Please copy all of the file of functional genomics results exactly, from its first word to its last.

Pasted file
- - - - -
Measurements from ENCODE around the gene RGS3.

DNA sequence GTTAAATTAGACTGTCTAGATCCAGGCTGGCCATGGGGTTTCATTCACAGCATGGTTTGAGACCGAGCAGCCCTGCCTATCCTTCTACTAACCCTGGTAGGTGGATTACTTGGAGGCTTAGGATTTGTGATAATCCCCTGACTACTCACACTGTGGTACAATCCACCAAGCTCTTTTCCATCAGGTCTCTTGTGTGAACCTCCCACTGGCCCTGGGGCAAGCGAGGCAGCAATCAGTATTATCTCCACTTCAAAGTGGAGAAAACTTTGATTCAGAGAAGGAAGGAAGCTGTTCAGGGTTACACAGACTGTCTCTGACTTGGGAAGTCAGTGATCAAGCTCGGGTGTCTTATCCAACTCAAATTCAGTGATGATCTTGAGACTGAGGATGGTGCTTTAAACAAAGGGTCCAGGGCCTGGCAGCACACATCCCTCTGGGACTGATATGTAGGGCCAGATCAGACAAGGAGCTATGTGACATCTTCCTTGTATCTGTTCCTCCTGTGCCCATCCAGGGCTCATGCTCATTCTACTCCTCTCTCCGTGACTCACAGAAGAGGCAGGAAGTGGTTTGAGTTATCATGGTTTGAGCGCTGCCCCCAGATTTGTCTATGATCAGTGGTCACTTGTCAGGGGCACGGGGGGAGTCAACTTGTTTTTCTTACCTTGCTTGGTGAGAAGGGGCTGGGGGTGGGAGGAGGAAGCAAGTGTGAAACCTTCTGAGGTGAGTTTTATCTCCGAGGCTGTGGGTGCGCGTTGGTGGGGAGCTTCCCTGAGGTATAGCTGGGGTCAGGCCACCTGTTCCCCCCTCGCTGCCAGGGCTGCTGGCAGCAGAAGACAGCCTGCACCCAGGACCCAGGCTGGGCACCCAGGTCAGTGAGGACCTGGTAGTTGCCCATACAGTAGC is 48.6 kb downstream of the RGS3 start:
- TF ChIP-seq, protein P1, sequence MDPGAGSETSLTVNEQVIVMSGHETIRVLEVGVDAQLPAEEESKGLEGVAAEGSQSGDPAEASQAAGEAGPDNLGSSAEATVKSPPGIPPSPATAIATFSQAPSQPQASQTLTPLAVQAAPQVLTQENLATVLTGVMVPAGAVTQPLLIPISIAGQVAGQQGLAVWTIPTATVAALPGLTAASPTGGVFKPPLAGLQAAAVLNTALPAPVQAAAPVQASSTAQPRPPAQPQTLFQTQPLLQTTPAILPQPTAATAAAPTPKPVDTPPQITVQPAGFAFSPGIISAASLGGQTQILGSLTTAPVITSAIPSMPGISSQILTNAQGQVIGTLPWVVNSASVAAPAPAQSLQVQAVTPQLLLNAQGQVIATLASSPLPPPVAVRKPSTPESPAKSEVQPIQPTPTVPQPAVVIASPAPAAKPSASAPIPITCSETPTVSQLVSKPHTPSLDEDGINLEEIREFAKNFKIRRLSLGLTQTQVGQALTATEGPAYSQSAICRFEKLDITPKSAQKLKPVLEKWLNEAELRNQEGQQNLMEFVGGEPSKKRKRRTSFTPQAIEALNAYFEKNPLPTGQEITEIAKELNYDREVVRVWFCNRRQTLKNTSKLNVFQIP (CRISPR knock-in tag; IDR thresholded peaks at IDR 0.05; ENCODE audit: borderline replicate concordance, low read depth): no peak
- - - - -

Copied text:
Measurements from ENCODE around the gene RGS3.

DNA sequence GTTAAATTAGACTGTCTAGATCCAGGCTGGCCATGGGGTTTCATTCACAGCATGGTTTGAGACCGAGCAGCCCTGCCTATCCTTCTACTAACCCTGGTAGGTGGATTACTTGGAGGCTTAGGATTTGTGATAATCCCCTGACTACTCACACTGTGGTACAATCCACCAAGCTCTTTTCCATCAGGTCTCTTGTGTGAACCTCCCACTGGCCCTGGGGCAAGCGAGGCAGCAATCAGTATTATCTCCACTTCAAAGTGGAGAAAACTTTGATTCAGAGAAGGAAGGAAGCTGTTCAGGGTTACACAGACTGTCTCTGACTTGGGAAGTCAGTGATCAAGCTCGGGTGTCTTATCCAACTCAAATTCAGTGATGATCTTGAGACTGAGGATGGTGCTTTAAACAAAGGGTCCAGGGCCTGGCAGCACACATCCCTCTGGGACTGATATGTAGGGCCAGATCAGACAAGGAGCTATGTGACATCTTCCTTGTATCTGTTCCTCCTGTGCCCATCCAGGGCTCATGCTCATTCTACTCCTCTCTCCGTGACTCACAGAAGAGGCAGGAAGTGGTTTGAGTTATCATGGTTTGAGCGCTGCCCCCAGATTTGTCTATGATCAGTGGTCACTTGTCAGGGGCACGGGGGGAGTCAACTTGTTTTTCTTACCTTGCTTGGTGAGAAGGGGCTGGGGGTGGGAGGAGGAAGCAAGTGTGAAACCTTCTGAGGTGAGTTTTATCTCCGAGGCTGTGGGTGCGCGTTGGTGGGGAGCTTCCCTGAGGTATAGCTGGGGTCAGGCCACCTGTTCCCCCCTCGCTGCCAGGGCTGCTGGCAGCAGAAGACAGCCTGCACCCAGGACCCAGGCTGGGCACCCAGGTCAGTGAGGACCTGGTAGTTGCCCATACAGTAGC is 48.6 kb downstream of the RGS3 start:
- TF ChIP-seq, protein P1, sequence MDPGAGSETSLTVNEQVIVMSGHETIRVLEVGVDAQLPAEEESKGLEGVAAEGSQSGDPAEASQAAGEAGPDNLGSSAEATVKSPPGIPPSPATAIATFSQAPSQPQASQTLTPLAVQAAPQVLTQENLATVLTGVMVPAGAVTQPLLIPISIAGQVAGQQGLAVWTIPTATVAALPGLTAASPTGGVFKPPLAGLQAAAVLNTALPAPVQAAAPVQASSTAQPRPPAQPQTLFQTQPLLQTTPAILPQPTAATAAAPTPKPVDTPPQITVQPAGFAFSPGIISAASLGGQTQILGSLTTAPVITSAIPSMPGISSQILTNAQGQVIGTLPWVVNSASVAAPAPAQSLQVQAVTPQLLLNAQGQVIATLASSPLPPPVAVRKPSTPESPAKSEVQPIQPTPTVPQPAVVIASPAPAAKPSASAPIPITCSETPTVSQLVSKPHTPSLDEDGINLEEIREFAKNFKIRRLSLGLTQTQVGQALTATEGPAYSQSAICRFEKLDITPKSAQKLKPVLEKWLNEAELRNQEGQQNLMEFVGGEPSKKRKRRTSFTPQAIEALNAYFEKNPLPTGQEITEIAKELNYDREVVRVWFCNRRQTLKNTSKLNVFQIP (CRISPR knock-in tag; IDR thresholded peaks at IDR 0.05; ENCODE audit: borderline replicate concordance, low read depth): no peak